Students are going to need to review what we know about the zones that are found in the ocean. To do this they can use their science journals or their colored chart that they had created in previous lessons. We go over that the differences between the zones is the amount of sunlight they receive, the depth it is located, and the water pressure. I want them to recall what life is found in these areas and what we know from previous research about these zones.
I then ask the class how do scientists, also known as oceanographers, research the ocean when they can not dive safely due to the pressure there. It doesn't take long before a student says submarine. I explain that a submarine is what we call a submersible. Some submersibles do not hold people but they do hold cameras and other technology.
To explain the objective today, I start by telling the class that they are going to be placed in teams of three. There are going to be two main parts to the activity. First, the groups are going to choose an ocean zone that they want to explore and do research on. Then, they will need to use the iPads to research the type of submersibles that are used to research their chosen zones. Students will all create notes and draw examples of what they look like and try to find reasons the submersible is designed that way. I am saving the last step for after the research portion is complete.
Students are put into teams of three by me choosing Popsicle sticks from a name jar. Students will each get an iPad to research. To make it easy, I have students come get there iPad and a piece of paper to collect their notes on.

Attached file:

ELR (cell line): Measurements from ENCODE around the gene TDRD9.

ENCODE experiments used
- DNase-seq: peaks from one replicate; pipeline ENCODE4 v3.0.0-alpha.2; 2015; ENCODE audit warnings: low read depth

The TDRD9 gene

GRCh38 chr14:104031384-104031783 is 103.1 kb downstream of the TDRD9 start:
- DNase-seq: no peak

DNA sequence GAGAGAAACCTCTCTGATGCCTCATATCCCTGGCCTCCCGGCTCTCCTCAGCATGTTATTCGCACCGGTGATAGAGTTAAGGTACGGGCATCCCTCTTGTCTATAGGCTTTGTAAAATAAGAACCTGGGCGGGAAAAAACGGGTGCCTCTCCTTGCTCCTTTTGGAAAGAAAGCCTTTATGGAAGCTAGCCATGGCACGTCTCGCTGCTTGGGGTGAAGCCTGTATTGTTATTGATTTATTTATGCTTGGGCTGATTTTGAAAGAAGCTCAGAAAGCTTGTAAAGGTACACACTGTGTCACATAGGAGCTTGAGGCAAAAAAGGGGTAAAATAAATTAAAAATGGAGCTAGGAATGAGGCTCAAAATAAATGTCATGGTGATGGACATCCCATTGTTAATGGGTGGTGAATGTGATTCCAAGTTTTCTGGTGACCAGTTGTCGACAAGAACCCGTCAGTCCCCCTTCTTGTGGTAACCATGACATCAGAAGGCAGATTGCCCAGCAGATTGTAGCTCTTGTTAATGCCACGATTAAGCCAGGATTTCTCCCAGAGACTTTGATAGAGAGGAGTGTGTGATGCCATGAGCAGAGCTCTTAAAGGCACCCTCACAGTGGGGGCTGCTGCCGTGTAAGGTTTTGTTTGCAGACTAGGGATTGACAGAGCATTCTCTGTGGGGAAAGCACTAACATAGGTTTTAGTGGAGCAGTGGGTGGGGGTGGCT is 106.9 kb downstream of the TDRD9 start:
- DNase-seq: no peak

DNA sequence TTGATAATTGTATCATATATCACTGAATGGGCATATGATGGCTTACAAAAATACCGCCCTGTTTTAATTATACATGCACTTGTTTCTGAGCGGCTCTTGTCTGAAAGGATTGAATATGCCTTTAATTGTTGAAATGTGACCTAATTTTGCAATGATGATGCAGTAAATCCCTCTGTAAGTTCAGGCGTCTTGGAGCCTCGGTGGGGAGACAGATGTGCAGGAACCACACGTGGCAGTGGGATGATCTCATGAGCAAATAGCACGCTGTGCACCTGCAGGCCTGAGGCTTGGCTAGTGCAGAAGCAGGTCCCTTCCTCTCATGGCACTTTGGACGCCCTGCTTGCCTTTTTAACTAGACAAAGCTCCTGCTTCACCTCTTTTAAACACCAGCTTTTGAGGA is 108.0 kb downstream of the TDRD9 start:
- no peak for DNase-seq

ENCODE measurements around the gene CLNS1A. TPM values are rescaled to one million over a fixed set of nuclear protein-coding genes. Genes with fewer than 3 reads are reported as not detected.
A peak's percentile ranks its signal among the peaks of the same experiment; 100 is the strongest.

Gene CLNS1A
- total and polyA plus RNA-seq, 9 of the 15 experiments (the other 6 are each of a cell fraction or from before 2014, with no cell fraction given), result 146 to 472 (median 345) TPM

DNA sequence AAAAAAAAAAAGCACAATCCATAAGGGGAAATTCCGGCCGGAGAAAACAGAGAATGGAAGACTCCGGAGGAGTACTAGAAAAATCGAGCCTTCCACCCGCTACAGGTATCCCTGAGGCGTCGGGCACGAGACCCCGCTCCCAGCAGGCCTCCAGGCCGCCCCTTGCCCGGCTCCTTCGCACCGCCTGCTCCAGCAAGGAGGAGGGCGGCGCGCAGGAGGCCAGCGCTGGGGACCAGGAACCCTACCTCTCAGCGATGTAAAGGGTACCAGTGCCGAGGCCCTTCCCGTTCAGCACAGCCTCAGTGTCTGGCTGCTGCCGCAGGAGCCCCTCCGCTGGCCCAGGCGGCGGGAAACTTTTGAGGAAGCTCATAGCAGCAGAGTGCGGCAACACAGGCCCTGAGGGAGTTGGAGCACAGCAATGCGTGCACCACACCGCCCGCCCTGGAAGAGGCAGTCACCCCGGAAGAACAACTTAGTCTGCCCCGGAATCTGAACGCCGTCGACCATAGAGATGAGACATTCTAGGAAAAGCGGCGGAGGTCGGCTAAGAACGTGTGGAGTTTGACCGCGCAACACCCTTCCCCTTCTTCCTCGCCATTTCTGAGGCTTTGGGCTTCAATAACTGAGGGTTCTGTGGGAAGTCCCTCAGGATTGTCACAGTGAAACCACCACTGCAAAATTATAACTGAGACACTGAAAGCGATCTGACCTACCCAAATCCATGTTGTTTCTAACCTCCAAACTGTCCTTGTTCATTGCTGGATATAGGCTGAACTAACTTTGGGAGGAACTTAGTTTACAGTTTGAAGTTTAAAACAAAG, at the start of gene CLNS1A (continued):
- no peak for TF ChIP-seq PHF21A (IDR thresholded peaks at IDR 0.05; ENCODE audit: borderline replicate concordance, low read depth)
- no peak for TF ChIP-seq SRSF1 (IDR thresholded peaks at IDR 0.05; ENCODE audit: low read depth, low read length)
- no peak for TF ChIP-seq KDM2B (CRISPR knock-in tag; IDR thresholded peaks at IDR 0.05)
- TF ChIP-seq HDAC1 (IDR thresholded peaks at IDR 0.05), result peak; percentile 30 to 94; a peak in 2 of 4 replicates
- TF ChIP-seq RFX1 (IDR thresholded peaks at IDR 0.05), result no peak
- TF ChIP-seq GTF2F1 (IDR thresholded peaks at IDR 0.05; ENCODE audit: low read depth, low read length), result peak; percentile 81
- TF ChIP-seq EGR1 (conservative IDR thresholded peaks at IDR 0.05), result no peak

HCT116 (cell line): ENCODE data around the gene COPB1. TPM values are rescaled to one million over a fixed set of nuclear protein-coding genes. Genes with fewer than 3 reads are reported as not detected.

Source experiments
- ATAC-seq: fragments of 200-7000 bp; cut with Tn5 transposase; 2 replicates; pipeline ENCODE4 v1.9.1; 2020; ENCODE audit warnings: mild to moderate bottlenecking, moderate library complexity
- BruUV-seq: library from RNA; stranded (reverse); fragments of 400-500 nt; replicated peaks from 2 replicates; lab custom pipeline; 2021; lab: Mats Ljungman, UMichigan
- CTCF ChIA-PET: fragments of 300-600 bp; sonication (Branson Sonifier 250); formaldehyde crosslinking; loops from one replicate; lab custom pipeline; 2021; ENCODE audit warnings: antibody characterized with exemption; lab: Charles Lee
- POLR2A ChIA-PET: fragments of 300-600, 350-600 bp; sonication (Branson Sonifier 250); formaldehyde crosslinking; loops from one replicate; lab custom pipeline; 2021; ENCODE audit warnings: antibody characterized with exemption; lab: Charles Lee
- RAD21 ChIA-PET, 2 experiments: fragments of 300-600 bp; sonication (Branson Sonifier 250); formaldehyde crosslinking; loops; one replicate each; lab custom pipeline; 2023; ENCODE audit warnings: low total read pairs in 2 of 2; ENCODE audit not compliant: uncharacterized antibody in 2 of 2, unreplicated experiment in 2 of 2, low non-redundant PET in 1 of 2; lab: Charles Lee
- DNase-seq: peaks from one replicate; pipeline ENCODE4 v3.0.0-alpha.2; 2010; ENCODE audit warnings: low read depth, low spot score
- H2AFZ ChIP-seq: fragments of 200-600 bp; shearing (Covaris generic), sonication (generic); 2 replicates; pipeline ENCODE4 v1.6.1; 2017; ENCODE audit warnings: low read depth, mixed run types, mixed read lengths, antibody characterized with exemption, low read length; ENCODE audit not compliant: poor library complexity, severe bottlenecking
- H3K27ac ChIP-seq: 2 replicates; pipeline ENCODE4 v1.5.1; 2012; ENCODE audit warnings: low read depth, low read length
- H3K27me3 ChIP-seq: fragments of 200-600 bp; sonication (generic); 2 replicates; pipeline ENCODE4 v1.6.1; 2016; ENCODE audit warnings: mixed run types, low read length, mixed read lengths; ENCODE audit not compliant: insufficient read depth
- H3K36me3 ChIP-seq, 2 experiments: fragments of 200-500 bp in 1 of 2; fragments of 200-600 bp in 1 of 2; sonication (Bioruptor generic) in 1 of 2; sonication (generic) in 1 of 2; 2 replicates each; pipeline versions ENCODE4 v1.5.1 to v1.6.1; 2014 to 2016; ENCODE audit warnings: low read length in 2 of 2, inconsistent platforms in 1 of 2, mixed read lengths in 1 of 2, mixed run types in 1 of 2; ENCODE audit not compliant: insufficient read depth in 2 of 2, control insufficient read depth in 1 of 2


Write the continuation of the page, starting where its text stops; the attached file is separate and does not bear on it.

Once the materials are passed out, I suggest a method for collecting their notes. I ask the class to fold their paper in half "hot dog" style or vertically. On one side of the fold they can use this for writing notes and on the other than can draw pictures of what the submersible looks like that has already been designed. I remind them that their notes are going to be important and pictures could help a lot. I also remind them that they are only going to get twenty minutes for their research and so they need to work hard.
When the time expires, I give the groups a few minutes to finish up their notes and I then collect iPads. I give the groups a few minutes to discuss their research and what they found out about the submersible that is used to explore that area. As they discuss, I walk around and ask the groups probing questions about their drawings. I want to see if any of the designs had a particular purpose.
After the discussion, I have the groups choose a materials specialist. I have placed, into small baskets, a variety of random materials that students will be given to try to build their own submersible from. I hand out a blank piece of paper and ask the groups to first design together a submersible for researching their chosen zone. With their design, they need to add a few sentences that describe why they chose it to look the way it does. I encourage them to reference their notes and make sure that what they design be somewhat similar to what they researched.
This portion of the lesson might need to be completed on a subsequent day. I would also like to give the groups time to present their finished project.